School Name, Place, Size and Basic Information
ABK College is located in Bunkyo Ward, Tokyo where there is a high concentration of educational institutions. It is also where Tokyo University is.
The ABK Group was established in 1957, and ABK College, which is officially known as ABK学館日本語学校 (Asia Bunka Kaikan Gakkan Nihongo Gakkou, or Asia Culture Institute Japanese Language School), just celebrated its fifth anniversary in September 2018. Even so, the school facilities such as the classrooms and electronics are new and the teachers also try their best in teaching the students.
The school has around 240 students, a majority of them from Asian countries such as China, Taiwan, Hong Kong, Vietnam, Thai, Malaysia, and Korea.
School Fees and Facilities
The school fees are 620,000 yen not including the 20,000 yen registration and 80,000 admission fees. This adds up to 720,000 yen, which is approximately RM26,500 for a year of education at a Japanese language school. Enough money to buy the cheapest perodua car in Malaysia. By paying this, you’ll obtain 860 hours in class, study materials and student support.
Every week, around 2-3 teachers will be teaching your class weekly on rotation. For example, Minaguchi-sensei teaches on Mondays, Tuesdays and Fridays. There is a short break between classes. And as expected, if you’re late by even a minute, you’re considered late in a school in Japan.
Additionally, you’ll need money for rent. In my case, I managed to rent a room at the school dormitory which is only 15 minutes on foot away from the school, which allowed me to save lots of transportation fees. A month’s rent at the dormitory is around 50,000 yen including the electricity and utility bills. It also depends on which room you are able to rent, and there are very limited rooms at the dorm. Many students actually prefer to rent elsewhere because they can share rent costs with friends.
Why I chose This Japanese Language School
The reason I chose ABK College as my Japanese school is because it is in Tokyo. There are a healthy number of people from the school obtaining JLPT certification and the neighbourhood is rather convenient. Additionally, the school fees are reasonable.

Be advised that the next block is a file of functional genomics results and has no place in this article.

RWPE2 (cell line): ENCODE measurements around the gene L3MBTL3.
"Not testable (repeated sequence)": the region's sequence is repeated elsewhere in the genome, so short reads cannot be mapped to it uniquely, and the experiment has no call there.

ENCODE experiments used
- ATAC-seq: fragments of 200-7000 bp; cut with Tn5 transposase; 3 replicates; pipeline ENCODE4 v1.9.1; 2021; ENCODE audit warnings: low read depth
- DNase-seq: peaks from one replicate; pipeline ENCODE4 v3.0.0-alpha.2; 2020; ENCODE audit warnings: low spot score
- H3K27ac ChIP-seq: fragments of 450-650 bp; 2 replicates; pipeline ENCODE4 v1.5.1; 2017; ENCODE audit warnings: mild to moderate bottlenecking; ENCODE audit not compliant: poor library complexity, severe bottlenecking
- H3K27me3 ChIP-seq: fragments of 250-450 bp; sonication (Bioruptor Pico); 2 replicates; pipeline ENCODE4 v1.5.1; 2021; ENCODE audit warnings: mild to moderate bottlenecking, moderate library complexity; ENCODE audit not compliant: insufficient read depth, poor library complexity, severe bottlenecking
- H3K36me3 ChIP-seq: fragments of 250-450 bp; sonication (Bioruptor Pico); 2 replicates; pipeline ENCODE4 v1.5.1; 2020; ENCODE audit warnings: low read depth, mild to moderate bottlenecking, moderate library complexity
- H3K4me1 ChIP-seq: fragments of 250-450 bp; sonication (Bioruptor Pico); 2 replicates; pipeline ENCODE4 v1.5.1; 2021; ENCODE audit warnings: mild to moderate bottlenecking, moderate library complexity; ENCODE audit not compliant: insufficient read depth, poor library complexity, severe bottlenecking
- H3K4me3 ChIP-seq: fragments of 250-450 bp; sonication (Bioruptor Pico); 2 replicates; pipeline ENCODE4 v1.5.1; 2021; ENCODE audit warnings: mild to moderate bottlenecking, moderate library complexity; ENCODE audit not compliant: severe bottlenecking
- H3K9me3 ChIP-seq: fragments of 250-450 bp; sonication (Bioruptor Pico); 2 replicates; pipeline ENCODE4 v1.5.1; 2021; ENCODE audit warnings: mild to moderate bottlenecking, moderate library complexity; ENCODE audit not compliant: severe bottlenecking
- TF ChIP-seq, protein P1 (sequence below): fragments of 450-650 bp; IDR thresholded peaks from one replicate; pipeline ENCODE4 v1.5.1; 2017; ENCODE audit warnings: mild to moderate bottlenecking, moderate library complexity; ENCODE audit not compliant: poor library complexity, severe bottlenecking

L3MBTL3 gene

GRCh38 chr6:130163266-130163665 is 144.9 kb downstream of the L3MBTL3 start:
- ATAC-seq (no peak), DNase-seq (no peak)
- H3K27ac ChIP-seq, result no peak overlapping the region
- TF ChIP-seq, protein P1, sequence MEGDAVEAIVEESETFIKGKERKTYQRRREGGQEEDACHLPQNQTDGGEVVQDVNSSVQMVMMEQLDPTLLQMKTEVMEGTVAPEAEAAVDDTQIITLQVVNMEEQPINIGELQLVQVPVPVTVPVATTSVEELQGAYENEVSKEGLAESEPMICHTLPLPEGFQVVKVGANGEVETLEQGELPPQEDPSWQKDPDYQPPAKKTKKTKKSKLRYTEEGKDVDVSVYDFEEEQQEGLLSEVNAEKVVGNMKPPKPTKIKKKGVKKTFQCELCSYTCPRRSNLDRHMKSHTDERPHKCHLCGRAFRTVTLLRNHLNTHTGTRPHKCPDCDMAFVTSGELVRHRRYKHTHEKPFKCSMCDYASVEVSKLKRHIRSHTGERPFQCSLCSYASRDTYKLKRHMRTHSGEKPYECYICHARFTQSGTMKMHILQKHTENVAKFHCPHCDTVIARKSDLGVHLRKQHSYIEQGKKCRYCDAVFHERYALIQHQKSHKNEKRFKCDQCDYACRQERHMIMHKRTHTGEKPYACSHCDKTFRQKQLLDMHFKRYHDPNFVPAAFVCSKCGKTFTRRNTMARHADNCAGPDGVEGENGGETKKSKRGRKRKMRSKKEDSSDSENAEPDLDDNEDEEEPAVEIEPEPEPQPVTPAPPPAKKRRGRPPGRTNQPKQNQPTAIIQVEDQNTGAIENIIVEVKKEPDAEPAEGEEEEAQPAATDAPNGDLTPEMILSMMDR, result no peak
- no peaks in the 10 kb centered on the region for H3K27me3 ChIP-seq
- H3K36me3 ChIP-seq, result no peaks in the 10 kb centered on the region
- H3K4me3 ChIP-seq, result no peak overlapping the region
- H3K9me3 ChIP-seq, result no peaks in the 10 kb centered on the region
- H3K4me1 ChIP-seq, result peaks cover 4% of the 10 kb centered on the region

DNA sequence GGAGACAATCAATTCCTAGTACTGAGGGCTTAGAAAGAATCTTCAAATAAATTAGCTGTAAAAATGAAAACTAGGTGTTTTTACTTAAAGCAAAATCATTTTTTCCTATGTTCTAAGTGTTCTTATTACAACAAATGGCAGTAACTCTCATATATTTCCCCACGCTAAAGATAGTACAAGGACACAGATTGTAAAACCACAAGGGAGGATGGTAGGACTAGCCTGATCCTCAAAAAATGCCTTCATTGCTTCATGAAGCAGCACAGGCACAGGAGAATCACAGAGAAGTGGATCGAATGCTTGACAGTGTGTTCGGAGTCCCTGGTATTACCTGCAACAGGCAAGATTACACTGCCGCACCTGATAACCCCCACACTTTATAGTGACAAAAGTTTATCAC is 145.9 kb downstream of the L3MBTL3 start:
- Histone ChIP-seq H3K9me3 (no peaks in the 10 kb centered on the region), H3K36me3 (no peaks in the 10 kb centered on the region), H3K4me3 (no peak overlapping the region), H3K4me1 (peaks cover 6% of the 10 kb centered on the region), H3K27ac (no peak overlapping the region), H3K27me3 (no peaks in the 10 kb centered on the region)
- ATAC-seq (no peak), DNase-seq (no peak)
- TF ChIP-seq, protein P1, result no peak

Plus, the school hours are short which means I have flexibility in picking what to study on my own outside school hours.
Points to Consider (The School’s Standards, Etc)
One thing I learnt from studying here is that it is better if you’re in a class with students that don’t speak the language you do. So you better hope you’re in a class with no English, Malay, Chinese or Cantonese speaking people if that’s what you know. The reason is that if you know people who speak a common language as you, it is highly likely you’ll end up speaking that language by default. Not good!
Also, while the school says it covers academic, cultural and experience, the hours are not enough for you to learn about Japan’s rich history or cultural practices. However, there are libraries nearby which can equip you with the information if you don’t know where to start.
The library also hosts many events which you can join for free.
The Sengoku Library and Honkomagome Library are both great places to learn about Japan, or to improve your command of the language. At some point, you’ll be good enough to go learn about it online yourself.
After School Entrance
Life at the dormitory and the school is pretty smooth and there are almost no communication problems, or barriers to daily life for me. Maybe it’s because I’ve been preparing for life here since three years ago when I started going to Japanese language school every week and often watch drama which show most of Japanese manners and culture.
Why I Thought It Was A Good Choice
I thought I made a pretty good choice because the class hours are great, the teachers do listen to student feedback about the class, and also the dormitory is really close to the school and libraries. I feel like it did help me save lots of travel time with how well situated it is to the JR trains and subway.
Also, I did manage to make friends with fellow foreigners, even if that absolutely didn’t help me improve my Japanese because most of them default to Chinese or English when they speak to me.
Support For Students (Such As Rent, Information For Part Time Jobs)
The school has pretty good support for part-time job search and such, the information are available on the school board and also your class teacher is also there for advice.
Every semester there is also a free health checkup where you can speak about health concerns with a doctor which will visit the school. Of course, you will need to speak in Japanese with the doctor. Take it as a language practice, and consult them on your worries too.